Consequently, the cholera epidemic is much bigger and likely to be much longer lasting than initially expected. Using mathematical models, the study predicts there could be nearly 800,000 cholera infections and 11, 100 deaths between March and November of this year. That’s nearly twice the estimate that the United Nations had put forward. They also concluded that recent decline in cases is a normal ebb and flow of the disease, not “indicative of successful intervention.”
But the study predicted that a gradual improvement in access to clean water, along with distributing more antibiotics and vaccinating 10 percent of the population, could prevent some 3,700 more deaths.
(Read more about how “Cholera and Cooperation Play Into Haiti Reforestation.”)
The question of how cholera came to Haiti was still up for debate. Many Haitians blamed leaking pipes from a septic tank on a UN base near along the Artibonite River, just upstream from Mirebelais. The UN spokesman told me that an investigation had turned up no trace of cholera at the site, but that the link could not be conclusively proved or disproved. But there was plenty of circumstantial evidence. When I visited the base, which is inhabited by peacekeepers from Nepal, a major said he wasn’t authorized to speak on the matter. Around the back of the base, there was a strong chemical odor beneath the pipes at the bank of the Artibonite. My driver said that, a few weeks before, there was a filthy stream running from the pipes into the water. Yves German, who owns the land the base is on, told me he had seen pigs rooting around in the muck there two years ago and had complained to the local mayor. People had been getting sick periodically for years, he said. But the first cases appeared downstream only days after a new contingent of peacekeepers arrived. The Center for Disease Control in Atlanta found that the strain is endemic in South Asia.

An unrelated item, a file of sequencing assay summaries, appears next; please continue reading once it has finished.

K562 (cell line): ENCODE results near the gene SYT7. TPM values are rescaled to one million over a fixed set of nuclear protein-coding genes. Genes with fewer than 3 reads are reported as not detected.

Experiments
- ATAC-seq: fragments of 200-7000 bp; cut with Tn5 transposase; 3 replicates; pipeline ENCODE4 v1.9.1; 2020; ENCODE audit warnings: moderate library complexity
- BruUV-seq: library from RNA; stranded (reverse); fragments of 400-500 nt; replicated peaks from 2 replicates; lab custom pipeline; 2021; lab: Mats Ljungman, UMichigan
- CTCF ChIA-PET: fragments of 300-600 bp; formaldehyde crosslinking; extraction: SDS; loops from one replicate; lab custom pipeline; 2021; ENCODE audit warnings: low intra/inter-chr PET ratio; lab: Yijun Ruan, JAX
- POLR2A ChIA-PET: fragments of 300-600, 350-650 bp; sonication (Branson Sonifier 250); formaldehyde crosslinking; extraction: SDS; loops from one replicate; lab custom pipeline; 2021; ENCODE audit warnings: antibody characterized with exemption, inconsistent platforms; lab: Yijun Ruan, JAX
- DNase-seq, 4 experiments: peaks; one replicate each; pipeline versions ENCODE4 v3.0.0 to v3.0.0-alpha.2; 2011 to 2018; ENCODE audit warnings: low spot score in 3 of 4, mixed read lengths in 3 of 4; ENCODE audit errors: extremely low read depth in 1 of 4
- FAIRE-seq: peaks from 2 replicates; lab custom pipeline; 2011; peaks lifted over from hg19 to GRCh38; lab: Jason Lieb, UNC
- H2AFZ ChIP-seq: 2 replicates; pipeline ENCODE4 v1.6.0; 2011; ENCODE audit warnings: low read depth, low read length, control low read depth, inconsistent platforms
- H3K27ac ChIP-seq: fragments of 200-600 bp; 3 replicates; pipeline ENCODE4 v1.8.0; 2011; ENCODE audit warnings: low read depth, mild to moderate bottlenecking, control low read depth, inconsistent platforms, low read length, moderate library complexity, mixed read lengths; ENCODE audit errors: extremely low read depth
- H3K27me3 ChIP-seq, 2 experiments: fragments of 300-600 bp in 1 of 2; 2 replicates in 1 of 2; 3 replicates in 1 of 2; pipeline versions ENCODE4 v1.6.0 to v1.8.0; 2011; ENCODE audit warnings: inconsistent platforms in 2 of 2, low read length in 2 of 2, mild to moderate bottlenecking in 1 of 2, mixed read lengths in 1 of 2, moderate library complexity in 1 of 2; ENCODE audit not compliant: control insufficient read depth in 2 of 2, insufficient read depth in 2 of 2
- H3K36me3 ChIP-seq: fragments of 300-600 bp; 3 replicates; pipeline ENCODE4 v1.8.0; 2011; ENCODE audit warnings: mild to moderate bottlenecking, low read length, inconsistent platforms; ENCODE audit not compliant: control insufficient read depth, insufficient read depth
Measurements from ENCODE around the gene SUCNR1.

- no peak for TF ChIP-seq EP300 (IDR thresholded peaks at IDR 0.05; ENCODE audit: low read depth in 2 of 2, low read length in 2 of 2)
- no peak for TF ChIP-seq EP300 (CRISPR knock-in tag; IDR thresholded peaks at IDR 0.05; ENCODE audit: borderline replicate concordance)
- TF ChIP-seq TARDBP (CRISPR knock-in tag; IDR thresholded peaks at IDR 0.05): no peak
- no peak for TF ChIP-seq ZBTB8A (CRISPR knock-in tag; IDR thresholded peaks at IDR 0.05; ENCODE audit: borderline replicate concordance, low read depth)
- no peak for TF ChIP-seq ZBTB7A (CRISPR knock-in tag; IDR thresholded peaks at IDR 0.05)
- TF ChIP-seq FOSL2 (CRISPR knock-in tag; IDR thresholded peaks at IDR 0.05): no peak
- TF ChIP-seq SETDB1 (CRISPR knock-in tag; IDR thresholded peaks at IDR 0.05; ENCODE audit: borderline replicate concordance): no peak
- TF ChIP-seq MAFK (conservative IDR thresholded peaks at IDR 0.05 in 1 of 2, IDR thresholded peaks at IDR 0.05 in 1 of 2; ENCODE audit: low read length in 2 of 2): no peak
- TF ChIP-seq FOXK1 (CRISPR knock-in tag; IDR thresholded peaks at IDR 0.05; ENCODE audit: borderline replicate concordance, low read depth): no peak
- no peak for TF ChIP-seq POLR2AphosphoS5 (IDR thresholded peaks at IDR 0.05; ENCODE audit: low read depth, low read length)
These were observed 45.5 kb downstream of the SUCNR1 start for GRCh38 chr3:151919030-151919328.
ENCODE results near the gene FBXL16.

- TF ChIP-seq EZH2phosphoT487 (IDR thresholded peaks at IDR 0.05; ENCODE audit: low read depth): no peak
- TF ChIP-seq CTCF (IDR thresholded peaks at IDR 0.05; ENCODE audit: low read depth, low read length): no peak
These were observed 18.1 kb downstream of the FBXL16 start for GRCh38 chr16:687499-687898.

In May, a special UN panel commissioned by Sec-General Ban Ki Moon concluded that the “sanitation conditions at the Mirebalais [peacekeepers’] camp were not sufficient to prevent contamination of the Meye Tributary System with human fecal waste.” Their report outlined clear recommendations for UN reform: all personnel and emergency responders coming from cholera endemic countries should get a prophylactic dose of antibiotics/be carefully screened for cholera; UN installations worldwide should treat waste on site before it is disposed; since cholera will be in Haiti for a long time, the UN should train health workers and expand distribution of rehydration salts to prevent deaths before victims can reach treatment centers; the UN and Haitian government should prioritize investment in piped, treated drinking water and sanitation throughout the country. In the meantime, they should expand chlorine treatment and waste removal, and continue to deliver clean water and remove waste in high-density population centers, including the homeless camps.